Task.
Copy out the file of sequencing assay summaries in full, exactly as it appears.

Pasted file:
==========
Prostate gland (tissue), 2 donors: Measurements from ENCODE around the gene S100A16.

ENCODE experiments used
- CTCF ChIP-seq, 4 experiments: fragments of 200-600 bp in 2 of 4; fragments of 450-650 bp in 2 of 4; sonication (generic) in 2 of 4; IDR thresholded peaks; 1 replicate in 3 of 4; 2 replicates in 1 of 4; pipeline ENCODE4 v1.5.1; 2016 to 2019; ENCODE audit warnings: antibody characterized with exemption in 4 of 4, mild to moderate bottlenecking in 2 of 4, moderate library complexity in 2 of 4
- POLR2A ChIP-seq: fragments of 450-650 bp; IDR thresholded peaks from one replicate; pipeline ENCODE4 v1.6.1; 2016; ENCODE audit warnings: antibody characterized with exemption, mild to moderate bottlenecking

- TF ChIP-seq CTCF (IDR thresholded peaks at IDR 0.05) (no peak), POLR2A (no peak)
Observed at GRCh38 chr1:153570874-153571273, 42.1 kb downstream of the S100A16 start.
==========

Prostate gland (tissue), 2 donors: Measurements from ENCODE around the gene S100A16.

ENCODE experiments used
- CTCF ChIP-seq, 4 experiments: fragments of 200-600 bp in 2 of 4; fragments of 450-650 bp in 2 of 4; sonication (generic) in 2 of 4; IDR thresholded peaks; 1 replicate in 3 of 4; 2 replicates in 1 of 4; pipeline ENCODE4 v1.5.1; 2016 to 2019; ENCODE audit warnings: antibody characterized with exemption in 4 of 4, mild to moderate bottlenecking in 2 of 4, moderate library complexity in 2 of 4
- POLR2A ChIP-seq: fragments of 450-650 bp; IDR thresholded peaks from one replicate; pipeline ENCODE4 v1.6.1; 2016; ENCODE audit warnings: antibody characterized with exemption, mild to moderate bottlenecking

- TF ChIP-seq CTCF (IDR thresholded peaks at IDR 0.05) (no peak), POLR2A (no peak)
Observed at GRCh38 chr1:153570874-153571273, 42.1 kb downstream of the S100A16 start.